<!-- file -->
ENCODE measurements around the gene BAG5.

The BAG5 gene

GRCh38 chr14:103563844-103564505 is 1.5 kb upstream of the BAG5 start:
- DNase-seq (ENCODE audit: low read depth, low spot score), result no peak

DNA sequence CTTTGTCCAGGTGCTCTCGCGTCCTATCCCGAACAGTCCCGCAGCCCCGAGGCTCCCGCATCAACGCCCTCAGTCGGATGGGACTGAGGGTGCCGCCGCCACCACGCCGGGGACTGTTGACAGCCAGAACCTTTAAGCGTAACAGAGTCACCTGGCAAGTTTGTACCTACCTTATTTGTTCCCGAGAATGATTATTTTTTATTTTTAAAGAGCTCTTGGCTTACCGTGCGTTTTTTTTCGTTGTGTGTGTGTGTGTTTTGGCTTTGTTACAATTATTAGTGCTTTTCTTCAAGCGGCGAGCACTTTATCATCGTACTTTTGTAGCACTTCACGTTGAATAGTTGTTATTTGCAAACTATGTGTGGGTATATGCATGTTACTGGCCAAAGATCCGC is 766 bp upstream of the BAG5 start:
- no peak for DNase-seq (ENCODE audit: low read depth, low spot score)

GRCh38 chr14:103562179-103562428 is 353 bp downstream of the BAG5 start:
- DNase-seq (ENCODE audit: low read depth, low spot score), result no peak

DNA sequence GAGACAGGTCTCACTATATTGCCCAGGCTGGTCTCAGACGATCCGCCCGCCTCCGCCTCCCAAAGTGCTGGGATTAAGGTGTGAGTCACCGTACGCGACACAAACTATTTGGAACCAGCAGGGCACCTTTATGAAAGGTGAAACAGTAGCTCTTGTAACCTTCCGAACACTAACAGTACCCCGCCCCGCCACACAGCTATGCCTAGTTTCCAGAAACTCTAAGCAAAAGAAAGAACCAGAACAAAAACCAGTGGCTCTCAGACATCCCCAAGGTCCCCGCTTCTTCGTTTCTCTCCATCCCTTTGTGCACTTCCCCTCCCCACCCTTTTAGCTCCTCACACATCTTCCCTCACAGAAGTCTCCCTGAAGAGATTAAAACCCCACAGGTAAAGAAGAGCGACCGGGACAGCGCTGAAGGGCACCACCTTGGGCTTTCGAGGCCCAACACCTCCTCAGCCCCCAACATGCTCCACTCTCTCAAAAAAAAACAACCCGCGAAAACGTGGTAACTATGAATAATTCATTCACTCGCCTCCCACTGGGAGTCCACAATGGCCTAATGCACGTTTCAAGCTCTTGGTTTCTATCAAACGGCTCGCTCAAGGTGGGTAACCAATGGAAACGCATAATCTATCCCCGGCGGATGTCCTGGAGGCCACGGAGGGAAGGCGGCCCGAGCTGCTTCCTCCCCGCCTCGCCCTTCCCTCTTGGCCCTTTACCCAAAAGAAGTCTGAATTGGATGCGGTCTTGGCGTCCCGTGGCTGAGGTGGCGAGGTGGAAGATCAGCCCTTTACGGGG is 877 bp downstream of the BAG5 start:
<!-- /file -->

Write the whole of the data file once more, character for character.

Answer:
ENCODE measurements around the gene BAG5.

The BAG5 gene

GRCh38 chr14:103563844-103564505 is 1.5 kb upstream of the BAG5 start:
- DNase-seq (ENCODE audit: low read depth, low spot score), result no peak

DNA sequence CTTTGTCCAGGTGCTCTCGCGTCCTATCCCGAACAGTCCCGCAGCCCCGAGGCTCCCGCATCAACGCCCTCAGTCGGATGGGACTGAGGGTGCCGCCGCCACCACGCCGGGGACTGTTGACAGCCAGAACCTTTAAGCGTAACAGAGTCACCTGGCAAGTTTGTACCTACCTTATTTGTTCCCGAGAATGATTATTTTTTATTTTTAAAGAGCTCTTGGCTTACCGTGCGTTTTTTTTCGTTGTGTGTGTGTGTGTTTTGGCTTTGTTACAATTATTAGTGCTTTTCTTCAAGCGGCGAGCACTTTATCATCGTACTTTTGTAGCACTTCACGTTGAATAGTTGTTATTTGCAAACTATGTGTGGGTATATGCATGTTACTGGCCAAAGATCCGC is 766 bp upstream of the BAG5 start:
- no peak for DNase-seq (ENCODE audit: low read depth, low spot score)

GRCh38 chr14:103562179-103562428 is 353 bp downstream of the BAG5 start:
- DNase-seq (ENCODE audit: low read depth, low spot score), result no peak

DNA sequence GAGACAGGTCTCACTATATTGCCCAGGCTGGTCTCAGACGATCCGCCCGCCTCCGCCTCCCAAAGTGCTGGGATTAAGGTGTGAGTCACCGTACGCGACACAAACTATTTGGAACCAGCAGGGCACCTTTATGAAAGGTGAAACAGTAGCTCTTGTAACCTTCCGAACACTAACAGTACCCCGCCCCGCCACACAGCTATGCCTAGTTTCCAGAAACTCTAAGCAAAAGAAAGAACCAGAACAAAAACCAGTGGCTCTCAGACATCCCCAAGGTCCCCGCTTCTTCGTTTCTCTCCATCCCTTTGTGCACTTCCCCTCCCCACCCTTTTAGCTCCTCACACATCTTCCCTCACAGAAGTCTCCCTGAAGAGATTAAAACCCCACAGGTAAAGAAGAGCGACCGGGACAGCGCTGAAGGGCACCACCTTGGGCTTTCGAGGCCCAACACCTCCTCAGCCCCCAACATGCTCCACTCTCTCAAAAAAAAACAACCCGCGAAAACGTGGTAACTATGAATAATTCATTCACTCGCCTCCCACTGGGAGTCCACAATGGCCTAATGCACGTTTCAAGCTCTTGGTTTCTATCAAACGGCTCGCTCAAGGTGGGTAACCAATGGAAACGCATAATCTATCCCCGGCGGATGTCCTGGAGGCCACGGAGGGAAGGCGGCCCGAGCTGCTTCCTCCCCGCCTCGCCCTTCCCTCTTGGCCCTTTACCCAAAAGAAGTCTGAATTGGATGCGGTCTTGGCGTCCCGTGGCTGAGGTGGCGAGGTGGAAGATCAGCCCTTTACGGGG is 877 bp downstream of the BAG5 start: